März Wann wurde der Brief geschrieben? Wer war Hugo von Hofmannsthal? Wer war Francis Bacon? Was beinhaltet der Brief? Wie wird die. by Aaron Steiner. “The Letter of Lord Chandos” is a fictional letter written by Hugo von Hofmannsthal. The work was published under the title “Ein Brief” (“A. Long recognized as one of the defining texts of literary Modernism, Hofmannsthal’s “Ein Brief” (“The Letter of Lord Chandos”) remains a very.
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On excuses, see also J. Austin, Philosophical Papers Oxford: It, too, forms whirlpools, but of a sort that do not seem to lead, as the whirlpools of language, into the abyss, but into myself and into the deepest womb of peace. With these I meant to combine the brilliant maxims and reflections from classical and Italian works, and anything else of intellectual adornment that appealed to me in books, in manuscripts or conversations; the arrangement, moreover, of particularly beautiful festivals and pageants, strange crimes and cases of madness, descriptions of the greatest and most characteristic architectural monuments in the Netherlands, in France and Italy; and many other things.
It was far more and far less than pity: The Lord Chandos Letter stands in stark contrast to Hofmannsthal’s early works and poetry.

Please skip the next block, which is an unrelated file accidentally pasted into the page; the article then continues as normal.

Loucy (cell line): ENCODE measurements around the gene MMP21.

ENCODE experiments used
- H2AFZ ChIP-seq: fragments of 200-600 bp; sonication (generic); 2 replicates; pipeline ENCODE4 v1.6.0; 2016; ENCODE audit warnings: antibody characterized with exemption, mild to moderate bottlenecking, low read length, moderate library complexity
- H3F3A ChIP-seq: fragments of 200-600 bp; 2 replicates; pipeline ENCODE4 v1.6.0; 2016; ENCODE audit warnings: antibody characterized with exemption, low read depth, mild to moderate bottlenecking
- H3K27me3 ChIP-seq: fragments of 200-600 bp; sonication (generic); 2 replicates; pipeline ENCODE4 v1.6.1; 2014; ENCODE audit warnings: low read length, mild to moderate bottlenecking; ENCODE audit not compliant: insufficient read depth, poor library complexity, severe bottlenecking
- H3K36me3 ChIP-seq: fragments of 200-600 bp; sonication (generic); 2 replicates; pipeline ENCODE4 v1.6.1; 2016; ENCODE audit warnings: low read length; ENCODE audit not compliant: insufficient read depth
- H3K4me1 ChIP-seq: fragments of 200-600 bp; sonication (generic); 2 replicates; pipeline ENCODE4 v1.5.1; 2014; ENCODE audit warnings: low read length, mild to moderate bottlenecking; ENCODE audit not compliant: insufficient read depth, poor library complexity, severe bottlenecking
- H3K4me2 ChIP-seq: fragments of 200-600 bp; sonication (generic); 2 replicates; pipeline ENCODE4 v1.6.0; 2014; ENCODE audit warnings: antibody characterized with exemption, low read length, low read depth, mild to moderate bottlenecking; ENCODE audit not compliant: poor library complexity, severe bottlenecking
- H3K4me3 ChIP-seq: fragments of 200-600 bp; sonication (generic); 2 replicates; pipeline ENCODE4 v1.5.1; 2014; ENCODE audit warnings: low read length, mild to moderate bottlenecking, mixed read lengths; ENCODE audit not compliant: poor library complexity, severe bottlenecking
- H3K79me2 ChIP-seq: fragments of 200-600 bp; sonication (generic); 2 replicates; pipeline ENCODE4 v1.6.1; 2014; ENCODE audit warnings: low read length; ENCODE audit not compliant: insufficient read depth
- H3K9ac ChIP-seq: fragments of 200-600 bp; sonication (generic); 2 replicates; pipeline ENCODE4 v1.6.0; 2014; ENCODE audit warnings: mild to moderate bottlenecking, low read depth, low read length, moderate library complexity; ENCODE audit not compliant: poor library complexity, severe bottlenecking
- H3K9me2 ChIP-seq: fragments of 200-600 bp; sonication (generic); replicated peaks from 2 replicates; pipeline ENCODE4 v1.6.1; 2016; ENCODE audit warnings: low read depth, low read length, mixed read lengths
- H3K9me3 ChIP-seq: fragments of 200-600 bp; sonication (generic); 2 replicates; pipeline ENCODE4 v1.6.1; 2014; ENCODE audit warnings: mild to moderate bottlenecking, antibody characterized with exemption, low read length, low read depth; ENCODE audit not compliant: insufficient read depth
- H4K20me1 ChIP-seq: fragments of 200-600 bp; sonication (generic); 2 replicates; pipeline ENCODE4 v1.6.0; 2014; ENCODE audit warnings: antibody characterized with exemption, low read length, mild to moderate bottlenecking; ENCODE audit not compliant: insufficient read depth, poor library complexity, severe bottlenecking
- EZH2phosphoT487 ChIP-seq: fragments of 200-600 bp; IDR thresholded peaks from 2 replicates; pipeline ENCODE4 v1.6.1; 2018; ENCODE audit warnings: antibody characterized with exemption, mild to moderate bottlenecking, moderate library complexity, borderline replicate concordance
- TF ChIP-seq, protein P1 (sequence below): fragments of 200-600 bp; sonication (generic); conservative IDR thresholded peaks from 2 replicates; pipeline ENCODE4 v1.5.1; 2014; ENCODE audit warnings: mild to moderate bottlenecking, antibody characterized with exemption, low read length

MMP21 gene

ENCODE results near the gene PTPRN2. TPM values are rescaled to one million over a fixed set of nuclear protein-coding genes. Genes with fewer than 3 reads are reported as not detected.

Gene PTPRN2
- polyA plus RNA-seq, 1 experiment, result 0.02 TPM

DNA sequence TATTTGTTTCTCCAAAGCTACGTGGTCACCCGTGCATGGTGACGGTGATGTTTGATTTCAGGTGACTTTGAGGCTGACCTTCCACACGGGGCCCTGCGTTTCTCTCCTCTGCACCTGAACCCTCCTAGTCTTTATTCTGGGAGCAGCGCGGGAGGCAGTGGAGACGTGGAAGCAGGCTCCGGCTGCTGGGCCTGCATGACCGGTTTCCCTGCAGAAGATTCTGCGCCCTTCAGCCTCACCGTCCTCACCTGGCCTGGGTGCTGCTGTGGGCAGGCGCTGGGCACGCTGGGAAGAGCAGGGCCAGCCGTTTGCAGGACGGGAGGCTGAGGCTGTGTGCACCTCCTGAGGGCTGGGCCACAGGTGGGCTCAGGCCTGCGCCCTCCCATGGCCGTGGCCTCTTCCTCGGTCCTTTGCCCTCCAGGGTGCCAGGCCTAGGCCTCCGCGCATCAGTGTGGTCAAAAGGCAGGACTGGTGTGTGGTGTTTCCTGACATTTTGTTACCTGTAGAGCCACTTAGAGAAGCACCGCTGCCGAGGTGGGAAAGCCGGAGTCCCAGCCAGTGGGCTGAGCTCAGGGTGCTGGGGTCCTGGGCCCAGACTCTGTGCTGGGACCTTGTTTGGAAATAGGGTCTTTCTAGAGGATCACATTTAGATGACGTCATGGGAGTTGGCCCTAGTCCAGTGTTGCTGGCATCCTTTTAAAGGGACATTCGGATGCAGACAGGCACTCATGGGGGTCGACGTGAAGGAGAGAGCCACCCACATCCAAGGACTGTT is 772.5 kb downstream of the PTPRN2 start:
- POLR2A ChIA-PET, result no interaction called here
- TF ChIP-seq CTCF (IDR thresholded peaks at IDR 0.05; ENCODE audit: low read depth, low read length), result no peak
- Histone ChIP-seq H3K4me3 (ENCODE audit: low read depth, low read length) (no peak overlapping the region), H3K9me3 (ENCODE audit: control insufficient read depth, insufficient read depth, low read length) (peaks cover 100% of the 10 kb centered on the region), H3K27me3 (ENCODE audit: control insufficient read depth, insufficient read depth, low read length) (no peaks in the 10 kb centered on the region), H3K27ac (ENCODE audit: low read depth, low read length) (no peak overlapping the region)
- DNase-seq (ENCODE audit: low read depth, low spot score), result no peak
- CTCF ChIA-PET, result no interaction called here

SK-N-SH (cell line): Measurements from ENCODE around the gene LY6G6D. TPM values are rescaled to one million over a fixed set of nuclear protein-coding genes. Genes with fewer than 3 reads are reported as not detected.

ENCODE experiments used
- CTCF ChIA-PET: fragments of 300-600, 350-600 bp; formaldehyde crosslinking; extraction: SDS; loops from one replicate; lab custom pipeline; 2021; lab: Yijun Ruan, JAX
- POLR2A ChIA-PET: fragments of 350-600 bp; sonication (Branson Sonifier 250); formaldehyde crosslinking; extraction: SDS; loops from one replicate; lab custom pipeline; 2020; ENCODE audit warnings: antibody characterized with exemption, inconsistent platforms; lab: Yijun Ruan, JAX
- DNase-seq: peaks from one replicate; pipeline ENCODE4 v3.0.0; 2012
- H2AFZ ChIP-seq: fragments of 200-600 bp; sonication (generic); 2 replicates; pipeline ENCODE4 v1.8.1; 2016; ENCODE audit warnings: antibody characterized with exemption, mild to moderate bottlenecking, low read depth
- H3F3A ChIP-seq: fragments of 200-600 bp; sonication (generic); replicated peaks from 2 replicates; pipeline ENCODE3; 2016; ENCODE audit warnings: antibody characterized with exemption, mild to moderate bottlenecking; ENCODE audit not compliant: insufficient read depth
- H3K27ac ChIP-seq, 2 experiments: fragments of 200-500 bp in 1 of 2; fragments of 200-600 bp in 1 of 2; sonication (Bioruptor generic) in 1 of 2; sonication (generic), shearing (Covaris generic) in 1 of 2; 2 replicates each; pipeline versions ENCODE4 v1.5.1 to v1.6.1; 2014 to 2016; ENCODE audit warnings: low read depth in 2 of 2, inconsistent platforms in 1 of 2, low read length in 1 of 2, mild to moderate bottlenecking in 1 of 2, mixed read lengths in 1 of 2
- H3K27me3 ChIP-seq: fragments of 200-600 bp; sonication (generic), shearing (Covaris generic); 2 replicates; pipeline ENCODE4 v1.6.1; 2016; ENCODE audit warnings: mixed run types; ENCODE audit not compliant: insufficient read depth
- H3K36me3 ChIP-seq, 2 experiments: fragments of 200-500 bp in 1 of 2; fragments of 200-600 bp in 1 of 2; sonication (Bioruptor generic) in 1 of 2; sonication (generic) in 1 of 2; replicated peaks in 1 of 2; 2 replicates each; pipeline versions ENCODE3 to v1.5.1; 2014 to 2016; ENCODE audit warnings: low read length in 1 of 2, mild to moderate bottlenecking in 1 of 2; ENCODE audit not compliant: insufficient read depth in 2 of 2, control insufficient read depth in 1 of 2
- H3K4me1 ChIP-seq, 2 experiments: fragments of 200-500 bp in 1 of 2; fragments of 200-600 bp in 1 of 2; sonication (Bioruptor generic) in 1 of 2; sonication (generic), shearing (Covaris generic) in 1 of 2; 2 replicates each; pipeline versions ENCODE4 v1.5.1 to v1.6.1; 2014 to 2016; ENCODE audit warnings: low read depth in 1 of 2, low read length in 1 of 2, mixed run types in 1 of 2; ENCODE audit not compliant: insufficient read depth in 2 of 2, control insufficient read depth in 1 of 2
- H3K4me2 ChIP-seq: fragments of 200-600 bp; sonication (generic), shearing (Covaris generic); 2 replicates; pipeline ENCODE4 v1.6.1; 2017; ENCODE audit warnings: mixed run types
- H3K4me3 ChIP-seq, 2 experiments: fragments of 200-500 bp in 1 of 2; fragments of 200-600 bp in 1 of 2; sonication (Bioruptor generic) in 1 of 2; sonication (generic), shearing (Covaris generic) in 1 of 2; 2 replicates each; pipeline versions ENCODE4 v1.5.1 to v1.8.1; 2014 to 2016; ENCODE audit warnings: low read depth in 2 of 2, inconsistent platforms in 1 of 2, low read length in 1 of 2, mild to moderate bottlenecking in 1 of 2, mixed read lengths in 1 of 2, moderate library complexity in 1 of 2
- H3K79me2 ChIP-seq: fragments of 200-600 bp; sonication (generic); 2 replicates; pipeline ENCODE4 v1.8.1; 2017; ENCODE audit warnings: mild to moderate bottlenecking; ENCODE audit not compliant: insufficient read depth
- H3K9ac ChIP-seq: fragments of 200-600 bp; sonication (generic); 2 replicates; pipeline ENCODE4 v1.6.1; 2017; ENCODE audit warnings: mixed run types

hofannsthal Another opinion on The Lord Chandos Letter is that it is evidence of an existential crisis. I am rebuilding a wing of my house and am capable of conversing occasionally with the architect concerning the progress of his work; I administer my estates, and my tenants and employees may find me, perhaps, somewhat more taciturn but no less benevolent than of yore. Even in familiar and humdrum conversation all the opinions which are generally expressed with ease and sleep-walking assurance became so doubtful that I had to cease altogether taking part in such talk.
Chandos replies reluctantly, just as the Jovian poet does, fearing the outbreak of violence from within. Views Read Edit View history. There are few instances in all literature of a writer abandoning the forms that had gained him fame, but Hofmannsthal did just that. The hofmannsthak begins with a single introductory sentence, most likely the work of an editor, explaining that the letter, written by Lord Philip Chandos, son of the Earl of Bath, and addressed to Sir Francis Bacon, will apologize for a lack of literary activity.
I could hover around them and watch how they played, one with the other; but they were concerned only with each other, and the most prof6und, most personal quality of my thinking remained excluded from this magic circle.
For Chandos, this means showing his relation to rats as well as his gratitude.
So once more I escaped into the open. In short, he lacks the mental capabilities he professes to have previously had and hofmannshal now just one person among many. Words are no longer vehicles, but impediments. Although he had continued to produce major works of lyric poetry and drama in …, after he wrote no more lyric dramas, and only a small handful of poems.
These ideas, I understood them well: Chandos may have given up his apophtheg- matic project, but it still serves as an initiation into a new form of life that he seems to enjoy writing about.
But what is man that he should make plans!